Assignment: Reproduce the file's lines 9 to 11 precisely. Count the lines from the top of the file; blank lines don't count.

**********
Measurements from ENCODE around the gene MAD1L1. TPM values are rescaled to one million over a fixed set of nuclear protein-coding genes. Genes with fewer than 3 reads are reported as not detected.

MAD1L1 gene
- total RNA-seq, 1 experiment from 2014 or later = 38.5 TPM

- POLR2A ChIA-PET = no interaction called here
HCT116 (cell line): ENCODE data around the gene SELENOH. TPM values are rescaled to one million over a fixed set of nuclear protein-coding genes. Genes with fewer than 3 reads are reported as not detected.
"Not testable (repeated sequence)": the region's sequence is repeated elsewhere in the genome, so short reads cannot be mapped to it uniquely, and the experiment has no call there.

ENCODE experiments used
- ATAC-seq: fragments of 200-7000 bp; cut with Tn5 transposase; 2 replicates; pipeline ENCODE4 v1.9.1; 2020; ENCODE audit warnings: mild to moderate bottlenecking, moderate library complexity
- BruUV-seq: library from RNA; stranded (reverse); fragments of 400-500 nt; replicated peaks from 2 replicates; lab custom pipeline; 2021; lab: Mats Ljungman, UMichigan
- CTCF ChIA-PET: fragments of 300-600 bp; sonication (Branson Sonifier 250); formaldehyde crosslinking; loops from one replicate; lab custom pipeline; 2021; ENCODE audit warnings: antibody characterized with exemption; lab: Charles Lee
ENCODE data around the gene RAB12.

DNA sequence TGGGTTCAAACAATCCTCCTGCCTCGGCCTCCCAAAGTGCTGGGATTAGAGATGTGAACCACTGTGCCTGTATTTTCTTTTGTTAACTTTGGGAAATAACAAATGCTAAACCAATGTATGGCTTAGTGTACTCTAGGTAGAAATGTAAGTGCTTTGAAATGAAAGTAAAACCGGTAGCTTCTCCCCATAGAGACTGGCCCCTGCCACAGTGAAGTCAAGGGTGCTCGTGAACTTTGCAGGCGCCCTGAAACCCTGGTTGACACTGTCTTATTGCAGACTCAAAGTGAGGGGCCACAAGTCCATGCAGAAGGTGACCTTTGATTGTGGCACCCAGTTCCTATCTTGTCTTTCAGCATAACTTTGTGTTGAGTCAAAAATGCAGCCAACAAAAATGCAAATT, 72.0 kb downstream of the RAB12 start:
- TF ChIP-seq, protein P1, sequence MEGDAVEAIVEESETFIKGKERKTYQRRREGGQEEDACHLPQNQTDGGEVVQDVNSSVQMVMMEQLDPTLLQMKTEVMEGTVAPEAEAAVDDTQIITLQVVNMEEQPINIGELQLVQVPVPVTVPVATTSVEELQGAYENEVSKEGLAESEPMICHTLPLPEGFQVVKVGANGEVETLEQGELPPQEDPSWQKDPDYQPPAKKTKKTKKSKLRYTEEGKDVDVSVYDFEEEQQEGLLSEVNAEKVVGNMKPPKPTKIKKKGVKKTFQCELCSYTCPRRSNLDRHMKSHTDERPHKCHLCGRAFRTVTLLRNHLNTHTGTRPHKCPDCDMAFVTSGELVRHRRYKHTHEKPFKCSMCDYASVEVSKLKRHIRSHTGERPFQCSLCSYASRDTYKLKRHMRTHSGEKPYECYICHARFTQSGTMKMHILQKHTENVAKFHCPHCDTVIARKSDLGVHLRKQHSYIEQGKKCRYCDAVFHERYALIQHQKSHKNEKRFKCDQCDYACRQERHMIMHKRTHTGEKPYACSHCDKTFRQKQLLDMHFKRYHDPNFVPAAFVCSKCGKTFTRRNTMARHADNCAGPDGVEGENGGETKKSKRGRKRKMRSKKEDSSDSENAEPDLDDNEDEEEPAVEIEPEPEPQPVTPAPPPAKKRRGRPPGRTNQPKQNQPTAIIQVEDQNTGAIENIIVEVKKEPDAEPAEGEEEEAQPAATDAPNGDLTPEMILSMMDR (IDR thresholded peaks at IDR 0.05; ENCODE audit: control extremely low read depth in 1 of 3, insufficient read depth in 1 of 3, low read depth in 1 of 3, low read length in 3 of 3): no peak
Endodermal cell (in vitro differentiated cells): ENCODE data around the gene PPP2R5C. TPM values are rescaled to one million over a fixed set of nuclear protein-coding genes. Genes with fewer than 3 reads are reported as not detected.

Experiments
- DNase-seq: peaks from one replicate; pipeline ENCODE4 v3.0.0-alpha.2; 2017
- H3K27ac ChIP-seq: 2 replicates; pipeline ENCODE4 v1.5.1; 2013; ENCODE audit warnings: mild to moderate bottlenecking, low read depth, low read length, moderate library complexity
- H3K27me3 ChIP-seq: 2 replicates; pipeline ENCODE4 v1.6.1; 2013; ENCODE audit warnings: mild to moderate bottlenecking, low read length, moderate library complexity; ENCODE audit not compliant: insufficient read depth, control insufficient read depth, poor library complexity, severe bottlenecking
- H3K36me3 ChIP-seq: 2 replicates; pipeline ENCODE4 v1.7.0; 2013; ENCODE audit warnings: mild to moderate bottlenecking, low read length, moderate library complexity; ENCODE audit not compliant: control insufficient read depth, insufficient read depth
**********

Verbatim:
- BruUV-seq: library from RNA; stranded (reverse); fragments of 400-500 nt; replicated peaks from 2 replicates; lab custom pipeline; 2021; lab: Mats Ljungman, UMichigan
- CTCF ChIA-PET: fragments of 300-600 bp; sonication (Branson Sonifier 250); formaldehyde crosslinking; loops from one replicate; lab custom pipeline; 2021; ENCODE audit warnings: antibody characterized with exemption; lab: Charles Lee
ENCODE data around the gene RAB12.